The Wife and I have always wanted a pool. We even consider building one at our old house (now a rental property), however, it would have been tight on the property (side note: boy am I glad we didn’t as it would be one more thing to break with a renter there). When we moved to our current home in August of 2019 the conversations began again with The Wife even getting quotes in January of 2020. The quotes were significantly higher than I had thought they were going to be, so I pushed the project back on her asking for a year or two to get settled into the new house…and then COVID hit. At that point, it was March of 2020, and we were spending a lot of time at the house with no end in sight. We interviewed a few companies and finally decided to move forward with building a pool and patio in June of 2020.
My original plan to actually pay for the $80k+ project was to liquidate and use some mutual funds The Wife’s parents had saved for her and finance the remaining majority of the project using either a 401(k) loan, a life insurance loan or an unsecured loan.
Then as fate would have it I was offered a good amount for the predecessor to this site (and other sites I owned). I was excited to liquidate that business (and it really was a side hustle turned business) as I took on a new role in an NYC law firm which was consuming a bit more time than I expected.
I was particularly proud that we were going to do this huge construction job with zero debt…man plans and God laughs. After we completed the project (i.e. a working pool with a very nice patio to go around it), it was time to do the landscaping.
I was shocked to find out how much it was to install a new sprinkler system ($5k), some top soil/seed (~$4,500) and to fix the fencing that was destroyed in the construction. I needed to come up with another $15,000.
Using my Whole Life Insurance to Consolidate Consumer Debt and Finish up my Pool Project
I have multiple whole life policies from two major mutual companies, MassMutual and Guardian. I look at my whole life policies as an asset class in my financial plan. I could take a loan against them directly from each company but the interest rate was higher than I wanted to pay, and Guardian is non-direct recognition company which means my dividend would get hit if I were to borrow directly from them. I remembered that in the past I was introduced to a company that would offer low interest loans using your cash surrender value as collateral. Why do they offer low interest loans? Because if I miss a payment, the entire loan is collateralized by my cash surrender value and they can be made whole. It is actually a pretty brilliant business.
Specifically, I used Kensington Financial to obtain an interest only loan – and I would absolutely recommend them. Everything was smooth sailing and very easy. The only minor complaint I have with them is that their back end loan processing website feels like it was built a decade ago. I can’t imagine it would cost all that much for them to upgrade it.
The Numbers Behind Using My Whole Life Cash Value
So I had about $10k worth or work left, and I didn’t want to diminish my outside liquidity, so using Kensington I pulled $20k – $10k will be used to hopefully finish up this project, and $10k will be used to pay down other debt in anticipation of my mortgage refinance this month.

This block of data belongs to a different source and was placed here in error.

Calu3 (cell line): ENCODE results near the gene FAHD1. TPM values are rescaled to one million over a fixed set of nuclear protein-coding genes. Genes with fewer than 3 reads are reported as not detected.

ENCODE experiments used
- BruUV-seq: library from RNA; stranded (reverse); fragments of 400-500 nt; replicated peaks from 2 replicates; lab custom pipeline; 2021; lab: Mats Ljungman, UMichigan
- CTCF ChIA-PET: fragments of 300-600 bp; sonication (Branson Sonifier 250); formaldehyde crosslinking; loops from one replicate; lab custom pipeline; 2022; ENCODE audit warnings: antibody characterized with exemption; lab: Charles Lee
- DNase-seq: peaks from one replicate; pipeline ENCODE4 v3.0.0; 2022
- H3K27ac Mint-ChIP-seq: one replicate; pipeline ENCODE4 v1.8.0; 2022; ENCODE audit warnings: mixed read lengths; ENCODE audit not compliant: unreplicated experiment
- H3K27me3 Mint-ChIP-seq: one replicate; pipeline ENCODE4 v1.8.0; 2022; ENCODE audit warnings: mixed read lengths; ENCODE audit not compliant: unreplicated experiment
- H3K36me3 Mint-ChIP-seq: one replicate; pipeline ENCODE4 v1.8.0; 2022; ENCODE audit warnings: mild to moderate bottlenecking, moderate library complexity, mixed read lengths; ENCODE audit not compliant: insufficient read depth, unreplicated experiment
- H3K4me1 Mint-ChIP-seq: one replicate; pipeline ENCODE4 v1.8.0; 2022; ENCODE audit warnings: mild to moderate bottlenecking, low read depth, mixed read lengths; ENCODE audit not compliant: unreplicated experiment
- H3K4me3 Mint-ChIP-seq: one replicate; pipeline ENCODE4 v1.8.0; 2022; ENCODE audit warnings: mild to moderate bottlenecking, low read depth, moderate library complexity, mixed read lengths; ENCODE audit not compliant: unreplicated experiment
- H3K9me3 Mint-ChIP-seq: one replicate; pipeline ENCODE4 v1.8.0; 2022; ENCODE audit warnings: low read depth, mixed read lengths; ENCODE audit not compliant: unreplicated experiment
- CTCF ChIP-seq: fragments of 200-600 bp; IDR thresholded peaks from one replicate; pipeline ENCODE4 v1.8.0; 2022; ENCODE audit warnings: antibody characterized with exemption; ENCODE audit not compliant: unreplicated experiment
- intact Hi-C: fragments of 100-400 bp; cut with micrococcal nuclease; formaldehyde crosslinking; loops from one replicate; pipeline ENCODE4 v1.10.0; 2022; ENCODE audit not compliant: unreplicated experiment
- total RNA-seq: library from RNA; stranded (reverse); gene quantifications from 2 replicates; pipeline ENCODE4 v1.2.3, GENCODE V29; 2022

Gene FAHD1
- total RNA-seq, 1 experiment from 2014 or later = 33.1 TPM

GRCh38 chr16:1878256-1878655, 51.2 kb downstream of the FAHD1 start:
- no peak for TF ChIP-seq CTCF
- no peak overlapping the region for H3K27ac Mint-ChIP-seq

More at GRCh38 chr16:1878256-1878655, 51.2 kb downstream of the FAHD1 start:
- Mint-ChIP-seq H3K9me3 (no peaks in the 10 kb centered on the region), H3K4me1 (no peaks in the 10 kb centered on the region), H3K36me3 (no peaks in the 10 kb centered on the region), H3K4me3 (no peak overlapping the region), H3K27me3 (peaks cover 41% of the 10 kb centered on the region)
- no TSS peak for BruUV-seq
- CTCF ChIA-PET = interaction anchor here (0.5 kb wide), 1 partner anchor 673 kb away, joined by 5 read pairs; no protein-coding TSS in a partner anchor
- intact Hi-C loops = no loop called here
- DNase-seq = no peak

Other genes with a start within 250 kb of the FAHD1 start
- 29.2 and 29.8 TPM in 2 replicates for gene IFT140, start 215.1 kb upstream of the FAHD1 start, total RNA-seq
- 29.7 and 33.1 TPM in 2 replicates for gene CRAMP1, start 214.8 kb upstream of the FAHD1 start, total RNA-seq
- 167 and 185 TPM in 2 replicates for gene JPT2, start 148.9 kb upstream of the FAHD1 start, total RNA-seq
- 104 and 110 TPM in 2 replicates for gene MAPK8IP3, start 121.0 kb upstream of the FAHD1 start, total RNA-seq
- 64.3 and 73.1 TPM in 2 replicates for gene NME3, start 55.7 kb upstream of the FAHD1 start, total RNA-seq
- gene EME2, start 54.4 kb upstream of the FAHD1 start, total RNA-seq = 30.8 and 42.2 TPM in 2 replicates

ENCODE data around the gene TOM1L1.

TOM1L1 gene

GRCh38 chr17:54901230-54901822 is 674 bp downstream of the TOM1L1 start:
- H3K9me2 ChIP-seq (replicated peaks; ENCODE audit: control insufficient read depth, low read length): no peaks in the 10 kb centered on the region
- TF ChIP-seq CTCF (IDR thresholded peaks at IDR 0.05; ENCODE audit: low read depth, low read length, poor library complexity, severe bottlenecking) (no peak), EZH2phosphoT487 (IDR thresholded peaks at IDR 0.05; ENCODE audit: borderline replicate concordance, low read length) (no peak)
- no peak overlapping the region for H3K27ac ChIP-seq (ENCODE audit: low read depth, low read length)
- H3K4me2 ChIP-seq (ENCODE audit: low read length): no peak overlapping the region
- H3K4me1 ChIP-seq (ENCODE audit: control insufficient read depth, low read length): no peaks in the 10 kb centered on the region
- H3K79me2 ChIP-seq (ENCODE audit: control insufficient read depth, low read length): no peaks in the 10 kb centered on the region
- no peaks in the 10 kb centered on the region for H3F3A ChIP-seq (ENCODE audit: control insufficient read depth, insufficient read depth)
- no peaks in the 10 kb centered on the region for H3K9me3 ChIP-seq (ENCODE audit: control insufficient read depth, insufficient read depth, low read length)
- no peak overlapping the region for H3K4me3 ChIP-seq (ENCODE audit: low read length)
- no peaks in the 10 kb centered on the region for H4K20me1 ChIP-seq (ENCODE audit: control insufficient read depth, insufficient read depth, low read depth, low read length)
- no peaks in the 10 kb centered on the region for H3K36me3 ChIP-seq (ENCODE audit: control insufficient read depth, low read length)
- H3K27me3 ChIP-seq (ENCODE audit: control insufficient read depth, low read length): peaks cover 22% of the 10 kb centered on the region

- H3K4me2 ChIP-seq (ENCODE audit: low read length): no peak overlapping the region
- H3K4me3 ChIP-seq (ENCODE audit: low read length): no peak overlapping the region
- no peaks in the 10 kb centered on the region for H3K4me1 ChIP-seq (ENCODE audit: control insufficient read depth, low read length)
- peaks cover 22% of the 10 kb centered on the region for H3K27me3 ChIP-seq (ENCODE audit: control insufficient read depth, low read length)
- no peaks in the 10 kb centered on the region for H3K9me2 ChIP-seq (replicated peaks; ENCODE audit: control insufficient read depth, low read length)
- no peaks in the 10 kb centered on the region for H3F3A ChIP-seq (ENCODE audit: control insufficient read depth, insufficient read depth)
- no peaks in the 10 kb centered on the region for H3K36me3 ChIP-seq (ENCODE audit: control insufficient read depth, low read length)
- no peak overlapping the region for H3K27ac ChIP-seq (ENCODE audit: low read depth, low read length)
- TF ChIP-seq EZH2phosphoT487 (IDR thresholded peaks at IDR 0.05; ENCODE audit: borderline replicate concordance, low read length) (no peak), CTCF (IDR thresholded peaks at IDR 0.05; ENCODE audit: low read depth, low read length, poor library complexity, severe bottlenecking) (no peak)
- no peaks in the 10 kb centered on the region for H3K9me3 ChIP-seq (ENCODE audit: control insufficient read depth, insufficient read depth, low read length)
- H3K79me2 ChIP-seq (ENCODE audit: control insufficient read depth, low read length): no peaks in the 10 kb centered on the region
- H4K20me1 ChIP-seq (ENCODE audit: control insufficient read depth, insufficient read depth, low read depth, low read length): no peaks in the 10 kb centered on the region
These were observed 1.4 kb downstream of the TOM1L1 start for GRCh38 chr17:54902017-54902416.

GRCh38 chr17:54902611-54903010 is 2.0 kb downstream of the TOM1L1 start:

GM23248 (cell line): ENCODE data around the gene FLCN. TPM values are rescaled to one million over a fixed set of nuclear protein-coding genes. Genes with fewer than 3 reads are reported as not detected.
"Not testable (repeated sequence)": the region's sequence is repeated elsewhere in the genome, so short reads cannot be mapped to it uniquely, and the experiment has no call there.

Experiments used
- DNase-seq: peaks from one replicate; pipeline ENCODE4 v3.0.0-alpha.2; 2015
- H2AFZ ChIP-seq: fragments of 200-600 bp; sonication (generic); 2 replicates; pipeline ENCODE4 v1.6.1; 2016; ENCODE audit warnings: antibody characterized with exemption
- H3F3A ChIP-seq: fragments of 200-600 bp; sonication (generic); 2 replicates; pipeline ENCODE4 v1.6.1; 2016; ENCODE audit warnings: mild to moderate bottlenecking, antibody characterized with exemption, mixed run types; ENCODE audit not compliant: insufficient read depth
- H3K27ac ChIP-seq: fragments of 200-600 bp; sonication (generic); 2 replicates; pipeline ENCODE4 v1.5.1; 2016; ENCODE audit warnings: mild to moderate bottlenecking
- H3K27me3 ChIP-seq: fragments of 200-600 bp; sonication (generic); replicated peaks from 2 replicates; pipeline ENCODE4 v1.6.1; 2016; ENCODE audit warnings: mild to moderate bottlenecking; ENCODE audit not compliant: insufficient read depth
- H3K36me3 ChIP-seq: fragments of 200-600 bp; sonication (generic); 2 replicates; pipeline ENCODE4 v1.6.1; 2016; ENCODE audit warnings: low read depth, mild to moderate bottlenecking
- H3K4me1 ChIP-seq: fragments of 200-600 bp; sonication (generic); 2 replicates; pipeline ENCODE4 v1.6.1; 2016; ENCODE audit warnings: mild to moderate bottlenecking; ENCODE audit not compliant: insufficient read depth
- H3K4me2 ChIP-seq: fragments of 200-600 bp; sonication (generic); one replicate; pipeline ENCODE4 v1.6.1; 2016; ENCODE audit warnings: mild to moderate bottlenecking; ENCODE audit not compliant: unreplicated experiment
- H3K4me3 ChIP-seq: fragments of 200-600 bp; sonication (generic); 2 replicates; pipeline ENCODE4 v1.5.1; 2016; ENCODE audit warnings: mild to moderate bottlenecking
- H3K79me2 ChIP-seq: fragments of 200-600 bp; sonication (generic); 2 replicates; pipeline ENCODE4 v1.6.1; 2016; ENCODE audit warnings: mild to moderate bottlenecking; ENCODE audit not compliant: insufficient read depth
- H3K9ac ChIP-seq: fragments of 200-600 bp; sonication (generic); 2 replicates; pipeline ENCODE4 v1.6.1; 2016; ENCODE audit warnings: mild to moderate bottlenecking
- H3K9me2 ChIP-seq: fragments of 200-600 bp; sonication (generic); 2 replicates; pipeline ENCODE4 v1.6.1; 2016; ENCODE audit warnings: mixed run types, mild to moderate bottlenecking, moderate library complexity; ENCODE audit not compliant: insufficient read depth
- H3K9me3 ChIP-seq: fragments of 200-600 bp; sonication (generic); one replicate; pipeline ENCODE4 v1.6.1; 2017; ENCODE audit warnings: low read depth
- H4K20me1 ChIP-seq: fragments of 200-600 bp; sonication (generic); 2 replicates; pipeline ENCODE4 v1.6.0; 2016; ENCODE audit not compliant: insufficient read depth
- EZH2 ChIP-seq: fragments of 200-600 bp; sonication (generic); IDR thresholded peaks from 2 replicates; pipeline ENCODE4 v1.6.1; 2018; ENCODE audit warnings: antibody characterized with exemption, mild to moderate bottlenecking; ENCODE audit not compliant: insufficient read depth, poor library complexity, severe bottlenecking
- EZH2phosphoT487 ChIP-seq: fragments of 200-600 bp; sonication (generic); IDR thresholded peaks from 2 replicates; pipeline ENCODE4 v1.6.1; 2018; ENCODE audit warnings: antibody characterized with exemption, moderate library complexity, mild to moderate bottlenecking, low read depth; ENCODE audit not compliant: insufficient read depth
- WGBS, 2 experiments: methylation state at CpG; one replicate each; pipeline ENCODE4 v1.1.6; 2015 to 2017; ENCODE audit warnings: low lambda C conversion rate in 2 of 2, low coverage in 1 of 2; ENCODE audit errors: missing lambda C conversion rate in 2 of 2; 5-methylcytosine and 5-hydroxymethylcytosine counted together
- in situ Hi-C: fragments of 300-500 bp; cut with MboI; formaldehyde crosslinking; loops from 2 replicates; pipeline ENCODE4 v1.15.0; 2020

I am then going to redeploy my previous savings amounts (below) into paying down this debt as soon as possible :
- $150/week into my Dividend Investment Portfolio
- $75/week to my Primary Residence Mortgage as extra principal
- $5/week to my Emergency Fund (I had finally got this where I wanted to get it, so was just keeping a flow to it).
- $25/week to my Vacation Fund
- $75/week to my house fund
So I was saving/investing about $330/wk or $1,320/mo into various non-retirement accounts. I have stopped all of that I put in an automatic payment of $1,000/mo towards this debt. In addition, once the mortgage refinance hits next month I should have an extra $400 or so month to kill off the debt even sooner. I am looking to have this all paid off within 14 to 18 months. If interest rates turn on me I can always use cash to pay it off, but in today’s environment, I don’t believe that is going to be a problem.
Buying Term and Investing the Difference
Americans have a dismal savings rate
I mean look at that it took the freaking pandemic to get us about 5- 10%. I assume this even includes qualified, retirement accounts. This has been reconfirmed in my anecdotal evidence has back office support for the past 14 years in the financial services industry. I can safely say that almost no one invests the difference! Sure, you may be the exception but you probably aren’t. Hell, I like to believe I am a great saver, but I honestly don’t believe I would have another $40k (my current CSV) plus growth sitting on my net worth statement if I didn’t purchase my whole life policies. I get a bill to pay it, and bills get paid.
I am well aware that the Internal Rate of Return sucks in the first 5, 10 years, but if you are playing the long game it is just another asset class that provides bond like returns with some very interesting other attributes (death benefit, tax free compounding and an ability to be stripped for income tax free). I am not a zealot and I don’t think all eggs should be in any single basket (privately owned business, equities, bonds, cash, real estate, etc.). Most of my net worth is still in the public markets and likely will continue to be.
I look forward to enjoying the pool this summer!